How to Drill Cast Iron | Perfect Ways

Drilling holes in cast iron without breaking or creaking the material is a demanding task. But learning how to drill cast iron properly can make the task pretty straightforward. Creating a hole in cast iron requires more skill than using the right drill bit.

Luckily, we have covered an effective method of drilling through cast iron that will help you create precise drilling without breaking the material. The technique includes safety prosecution, using the right kits, and proper methods to extend the possibility of success over cast iron. But let’s have a look at what makes drilling through cast iron a challenging task.

Challenges of Drilling through Cast Iron

The composition of cast iron makes it a bit tough to use or repair. Though many people believe cast iron is pure iron, it’s not true. It is needed to melt down pig iron, iron ore, scrap metals, and other alloys, pour into molds, and finally solidify to create cast iron.

Due to the presence of different materials, cast iron carries various properties, which make it more prone to fractures and cracks. Thus, without handling properly, you can easily break this brittle material.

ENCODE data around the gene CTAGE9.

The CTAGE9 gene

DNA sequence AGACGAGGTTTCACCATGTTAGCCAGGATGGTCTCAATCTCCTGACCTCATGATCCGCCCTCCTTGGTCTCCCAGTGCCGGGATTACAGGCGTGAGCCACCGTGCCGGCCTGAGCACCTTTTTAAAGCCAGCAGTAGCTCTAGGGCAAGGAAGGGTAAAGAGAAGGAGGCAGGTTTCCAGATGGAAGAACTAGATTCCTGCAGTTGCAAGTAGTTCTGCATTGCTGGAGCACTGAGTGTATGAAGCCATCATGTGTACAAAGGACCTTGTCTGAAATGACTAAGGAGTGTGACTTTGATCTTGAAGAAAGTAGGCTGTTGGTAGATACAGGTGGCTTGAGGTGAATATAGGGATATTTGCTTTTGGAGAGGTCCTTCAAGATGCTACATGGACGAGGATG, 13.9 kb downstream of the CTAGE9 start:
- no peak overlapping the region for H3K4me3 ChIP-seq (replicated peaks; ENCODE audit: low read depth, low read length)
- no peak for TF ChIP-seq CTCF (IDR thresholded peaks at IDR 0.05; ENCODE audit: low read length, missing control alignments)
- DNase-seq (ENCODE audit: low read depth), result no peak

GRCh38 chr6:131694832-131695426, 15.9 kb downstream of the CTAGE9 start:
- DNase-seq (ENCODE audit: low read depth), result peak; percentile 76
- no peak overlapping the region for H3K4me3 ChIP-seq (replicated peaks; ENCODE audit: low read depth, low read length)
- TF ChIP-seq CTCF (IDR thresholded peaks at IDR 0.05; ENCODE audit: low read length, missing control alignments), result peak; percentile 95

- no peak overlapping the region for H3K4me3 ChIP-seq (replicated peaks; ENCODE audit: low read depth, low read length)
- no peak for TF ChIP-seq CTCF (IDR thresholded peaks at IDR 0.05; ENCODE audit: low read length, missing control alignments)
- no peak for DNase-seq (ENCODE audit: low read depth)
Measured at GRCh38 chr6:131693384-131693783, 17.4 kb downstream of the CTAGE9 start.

How to Drill through Cast Iron

The cast iron drilling process is pretty straightforward; however, there is a risk of breaking down. Since it’s a soft metal, follow these steps carefully to successfully drill through it:

Tools needed:

Apply the right speed

The top drill through cast iron doesn’t apply any faster speed than 150 SFM (surface feet per minute). This value is also related to the power drill’s RPM (revolutions per minute):

RPM = SFM x 3.83/ drill bit diameter

It’s meant for a ½ diameter hole, you can apply a maximum 1146 RPM drill speed, which is mid-range for most of the corded and cordless drills. You can use this speed to cut up to half the cast iron in the winter. Since the cold temperature influences the fragility of metal, it’s better to lower the speed to 300 RPM.

Mark the drilling point

Identify the work spot on the cast iron where you want to drill a hole.  Making the spot clear will help place the drill bit in the exact place and prevent drilling into the opposite side of the existing half of the hole. So, use a marker or marker and leave a cross sign or circle on the surface of the cart iron.

Another important thing is that drilling a pilot hole on a brittle metal will help it successfully drill through its large hole. Use a smaller drill bit to create a starter hole on the cast iron. It will also let you do some practice before creating a larger hole.

Check the drill bit

Double-check the drill bit to see if you have picked the desired size or not.  Apart from this, compare the bit size with the marked area to be sure about the size. Even you can practice on a useless piece to find out what size of hole you are going to drill. You should also check the sharpness of the bit and use the best drill bit for cast iron that has a 135-degree point angle.